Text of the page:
WITH a combined TikTok and Instagram presence of almost one million followers, Mildura boys Kieren O’Donnell and Bill Cooper (PICTURED) are determined to break down barriers and normalise disability through the power of social media.

And it’s working a treat.

“My partner Lucy introduced us 10 years ago,” Kieran said.

“There was a lot of nerves for me when I was going to meet Bill, because I knew how much he meant to Lucy.

“I had also never met anyone with Down Syndrome before so I had no idea what to expect or how to act.

“I remember Bill sizing me up and sussing me out and strait away we clicked with his sarcasm and quick whit.

“From then on Bill spent weekends at our house and our bond continued to grow.”

The brother in laws, who go by The Brotherboys on social media, started creating content through the initial COVID-19 lockdowns as a way to keep busy and have some fun.

“When COVID first broke out, Bill spent majority of lockdowns with us,” Kieren said.

“I had heard of TikTok and when I was bored one day I decided to sus-out what it was about.

“I came across a ‘bag prank’ and knew straight away I had to try it out on Bill – I posted it to TikTok not really knowing how it would go – but it went viral.”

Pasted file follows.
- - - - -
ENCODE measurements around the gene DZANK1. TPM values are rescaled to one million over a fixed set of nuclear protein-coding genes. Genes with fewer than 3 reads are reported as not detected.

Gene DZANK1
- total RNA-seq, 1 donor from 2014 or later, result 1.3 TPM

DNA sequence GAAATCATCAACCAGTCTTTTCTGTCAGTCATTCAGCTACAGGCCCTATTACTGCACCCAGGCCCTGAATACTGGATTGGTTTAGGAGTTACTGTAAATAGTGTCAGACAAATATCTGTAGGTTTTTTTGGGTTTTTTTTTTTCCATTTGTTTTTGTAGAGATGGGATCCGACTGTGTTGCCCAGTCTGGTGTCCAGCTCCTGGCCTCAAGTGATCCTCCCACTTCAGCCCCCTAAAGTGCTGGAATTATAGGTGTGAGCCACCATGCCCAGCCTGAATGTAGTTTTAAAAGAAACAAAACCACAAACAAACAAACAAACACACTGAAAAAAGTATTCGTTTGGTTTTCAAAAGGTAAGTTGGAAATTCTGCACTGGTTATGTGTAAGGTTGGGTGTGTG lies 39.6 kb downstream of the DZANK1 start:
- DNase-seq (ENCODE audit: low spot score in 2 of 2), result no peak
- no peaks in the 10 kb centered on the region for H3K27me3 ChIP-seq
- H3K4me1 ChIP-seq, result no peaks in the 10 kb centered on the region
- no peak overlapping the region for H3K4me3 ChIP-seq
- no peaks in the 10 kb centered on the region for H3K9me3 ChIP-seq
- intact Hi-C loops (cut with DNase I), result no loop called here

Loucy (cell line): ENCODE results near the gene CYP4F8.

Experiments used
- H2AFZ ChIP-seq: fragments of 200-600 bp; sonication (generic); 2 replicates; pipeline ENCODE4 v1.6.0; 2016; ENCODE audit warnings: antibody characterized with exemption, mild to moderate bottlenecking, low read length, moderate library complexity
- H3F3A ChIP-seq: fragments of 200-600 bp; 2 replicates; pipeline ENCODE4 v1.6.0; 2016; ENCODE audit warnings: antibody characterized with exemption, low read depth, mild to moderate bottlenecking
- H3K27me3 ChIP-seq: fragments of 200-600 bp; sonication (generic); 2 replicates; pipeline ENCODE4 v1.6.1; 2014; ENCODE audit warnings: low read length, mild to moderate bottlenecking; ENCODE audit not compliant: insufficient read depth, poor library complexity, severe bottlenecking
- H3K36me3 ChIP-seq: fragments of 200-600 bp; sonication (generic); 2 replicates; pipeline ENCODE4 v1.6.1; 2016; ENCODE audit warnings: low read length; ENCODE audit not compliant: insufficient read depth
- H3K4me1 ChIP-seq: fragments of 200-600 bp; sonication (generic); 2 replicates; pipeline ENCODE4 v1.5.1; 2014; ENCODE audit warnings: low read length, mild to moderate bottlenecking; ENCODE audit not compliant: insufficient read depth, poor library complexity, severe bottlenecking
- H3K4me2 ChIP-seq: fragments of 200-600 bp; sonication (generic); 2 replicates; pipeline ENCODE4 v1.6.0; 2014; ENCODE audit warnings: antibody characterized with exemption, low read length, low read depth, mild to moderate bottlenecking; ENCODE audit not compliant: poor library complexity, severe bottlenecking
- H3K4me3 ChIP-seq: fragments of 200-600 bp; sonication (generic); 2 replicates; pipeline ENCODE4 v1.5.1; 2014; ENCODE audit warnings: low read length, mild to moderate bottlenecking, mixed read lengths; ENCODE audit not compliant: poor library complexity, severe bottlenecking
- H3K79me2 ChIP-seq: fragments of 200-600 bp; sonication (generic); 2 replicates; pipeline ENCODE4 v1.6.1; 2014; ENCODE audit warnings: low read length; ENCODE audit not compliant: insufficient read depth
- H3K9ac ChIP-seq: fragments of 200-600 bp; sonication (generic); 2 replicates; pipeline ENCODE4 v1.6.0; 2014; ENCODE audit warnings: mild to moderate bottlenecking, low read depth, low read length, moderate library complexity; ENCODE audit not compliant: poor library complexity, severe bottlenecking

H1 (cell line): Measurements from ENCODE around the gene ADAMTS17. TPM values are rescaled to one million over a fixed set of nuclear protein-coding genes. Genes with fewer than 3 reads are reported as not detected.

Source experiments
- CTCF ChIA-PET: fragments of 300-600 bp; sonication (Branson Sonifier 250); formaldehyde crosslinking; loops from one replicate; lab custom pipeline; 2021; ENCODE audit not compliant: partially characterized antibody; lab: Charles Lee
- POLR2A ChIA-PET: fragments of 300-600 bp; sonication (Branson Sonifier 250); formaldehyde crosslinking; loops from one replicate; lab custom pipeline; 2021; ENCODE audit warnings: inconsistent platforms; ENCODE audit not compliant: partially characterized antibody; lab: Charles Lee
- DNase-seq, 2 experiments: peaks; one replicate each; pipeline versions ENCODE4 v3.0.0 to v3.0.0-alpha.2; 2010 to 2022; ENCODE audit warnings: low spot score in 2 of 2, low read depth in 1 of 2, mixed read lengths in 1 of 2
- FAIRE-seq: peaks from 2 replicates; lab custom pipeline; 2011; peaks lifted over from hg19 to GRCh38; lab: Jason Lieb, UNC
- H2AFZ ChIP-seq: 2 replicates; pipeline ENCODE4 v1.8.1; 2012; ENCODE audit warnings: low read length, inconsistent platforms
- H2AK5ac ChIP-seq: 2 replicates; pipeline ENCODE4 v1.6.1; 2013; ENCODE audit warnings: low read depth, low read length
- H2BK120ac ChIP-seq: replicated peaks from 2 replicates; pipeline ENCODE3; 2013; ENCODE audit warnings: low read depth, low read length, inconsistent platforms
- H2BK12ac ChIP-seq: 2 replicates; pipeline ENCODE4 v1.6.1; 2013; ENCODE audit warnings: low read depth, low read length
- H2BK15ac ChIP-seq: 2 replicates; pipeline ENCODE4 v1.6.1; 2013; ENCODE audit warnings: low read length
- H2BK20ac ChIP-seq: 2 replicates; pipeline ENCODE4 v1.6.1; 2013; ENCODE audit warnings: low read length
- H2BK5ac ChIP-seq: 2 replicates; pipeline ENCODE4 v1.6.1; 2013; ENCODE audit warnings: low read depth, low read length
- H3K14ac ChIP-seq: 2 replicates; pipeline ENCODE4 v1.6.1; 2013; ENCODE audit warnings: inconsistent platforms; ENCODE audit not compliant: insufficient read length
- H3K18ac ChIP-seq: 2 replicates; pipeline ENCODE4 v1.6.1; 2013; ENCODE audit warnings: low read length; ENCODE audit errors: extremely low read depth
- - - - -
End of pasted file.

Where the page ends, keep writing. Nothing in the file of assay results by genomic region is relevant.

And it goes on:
From there, The Brotherboys presence on social media has exploded, with 730,000 followers on TikTok and 83,000 on Instagram.

“We started positing all sorts of videos from pranks to dances, impersonations and things like that,” Kieren said.

“I loved that people could see Bill’s talents and we had fun doing it.

“We had always done things like this prior to TikTok and Lucy would always record our antics and share with family and friends, but we never expected to get to the level of popularity we are at now.

“We didn’t think people would even be interested in watching us.

“A lot of the initial comments were that we were an ‘unusual duo’ and we loved that.

“I think we represent diversity and inclusively while just having fun and spreading joy.”

Kieren said the aim of the content the duo create is simply to “spread positivity and joy, and to make people smile.”

“We often receive comments or messages from people that we have ‘made their day’ or made them smile when they needed it the most,” he said.

“We have a lot of ‘verified/blue tick’ followers on TikTok, but it’s actually hard to sift through and find all the followers to work out who we actually have.

“We know we have some boxers, footy players and singers that follow us, which is fantastic – we receive a lot of support and kind words of encouragement.

“We get messages from families with Down Syndrome children who love watching our videos and hope that their children can find someone to share the same bond that Bill and I have.

“We are so grateful that we are normalizing disability.”